Originally, copyright law in the United States was protected by common law that originated in England. Later the U.S. Congress passed the Copyright Act -- found in Title 17 of the U.S. Code -- and amended it several times. The Copyright Act modified but did not repeal common law. In addition, the U.S. has signed copyright treaties with other nations. This legal background has given rise to several different types of copyright law.
Your work obtains an "automatic copyright" as soon as you reduce it to a tangible medium -- such as recording a song -- as long as it is original. You may then sue an infringing party for any damages his infringement caused you. The main disadvantage of an automatic copyright is that it is often difficult to prove damages. To prove that you were damaged by someone who uploaded your copyrighted song to a popular website, for example, you might have to show that a certain number of people listened to your song on the website instead of purchasing it from you.
Read More: Comic Copyright Laws
Works for Hire
A work for hire copyright is created when one party agrees to create a work in exchange for payment from another party. The moment the work is created, it belongs to the party who paid for the work rather than the party who created it. An example of a work for hire might be a magazine feature article written by a writer who signed a work-for-hire agreement prior to his employment with the magazine.
The U.S. Copyright Office will register the work of copyright holders who apply for registration. Once a work is registered, the copyright holder is automatically entitled to sue an infringing party in federal court. He does not need to prove damages, and he can collect up to $150,000 per work in statutory fines from the infringing party, depending on the discretion of the court. Alternatively, the copyright holder may still sue for damages if he can prove the amount of damages.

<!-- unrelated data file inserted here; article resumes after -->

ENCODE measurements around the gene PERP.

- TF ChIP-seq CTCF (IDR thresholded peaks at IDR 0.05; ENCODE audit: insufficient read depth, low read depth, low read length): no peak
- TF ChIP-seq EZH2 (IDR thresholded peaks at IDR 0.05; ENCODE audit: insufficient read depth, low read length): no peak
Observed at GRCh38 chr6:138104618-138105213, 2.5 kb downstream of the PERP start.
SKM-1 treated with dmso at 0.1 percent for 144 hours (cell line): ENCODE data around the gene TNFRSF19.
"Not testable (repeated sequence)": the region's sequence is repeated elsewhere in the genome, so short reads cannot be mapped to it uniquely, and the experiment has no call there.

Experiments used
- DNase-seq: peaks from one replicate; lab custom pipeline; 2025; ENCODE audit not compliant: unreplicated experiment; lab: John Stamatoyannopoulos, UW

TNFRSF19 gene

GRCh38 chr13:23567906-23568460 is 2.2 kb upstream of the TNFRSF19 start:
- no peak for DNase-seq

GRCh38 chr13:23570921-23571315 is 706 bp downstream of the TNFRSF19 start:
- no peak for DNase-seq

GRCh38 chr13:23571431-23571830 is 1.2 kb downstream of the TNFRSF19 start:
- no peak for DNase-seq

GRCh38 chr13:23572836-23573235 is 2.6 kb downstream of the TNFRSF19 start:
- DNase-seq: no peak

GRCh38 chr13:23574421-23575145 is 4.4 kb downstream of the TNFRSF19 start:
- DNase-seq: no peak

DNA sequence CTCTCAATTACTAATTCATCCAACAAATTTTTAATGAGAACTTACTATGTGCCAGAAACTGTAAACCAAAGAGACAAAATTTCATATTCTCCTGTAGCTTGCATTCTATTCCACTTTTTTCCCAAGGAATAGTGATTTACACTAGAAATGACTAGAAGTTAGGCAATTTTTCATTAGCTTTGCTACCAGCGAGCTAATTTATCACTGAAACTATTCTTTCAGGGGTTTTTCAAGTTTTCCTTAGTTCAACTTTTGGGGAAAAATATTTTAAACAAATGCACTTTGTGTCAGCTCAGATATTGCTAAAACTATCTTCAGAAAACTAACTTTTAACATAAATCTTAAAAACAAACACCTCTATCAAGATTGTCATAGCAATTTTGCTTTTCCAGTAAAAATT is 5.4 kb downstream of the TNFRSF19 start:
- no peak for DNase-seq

International Copyright Treaties
Two major copyright treaties exist: the Berne Convention and the Universal Copyright Convention. Most of the nations of the world have signed at least one of these two treaties -- and the United States has signed both. These treaties allow works created in one nation to be copyrighted in other treaty nations. Protection abroad, however, is subject to the copyright law of the nation that grants copyright protection. For example, a work created in the United States is protected in Canada, but Canadian law rather than U.S. law determines the date the copyright expires.
David Carnes has been a full-time writer since 1998 and has published two full-length novels. He spends much of his time in various Asian countries and is fluent in Mandarin Chinese. He earned a Juris Doctorate from the University of Kentucky College of Law.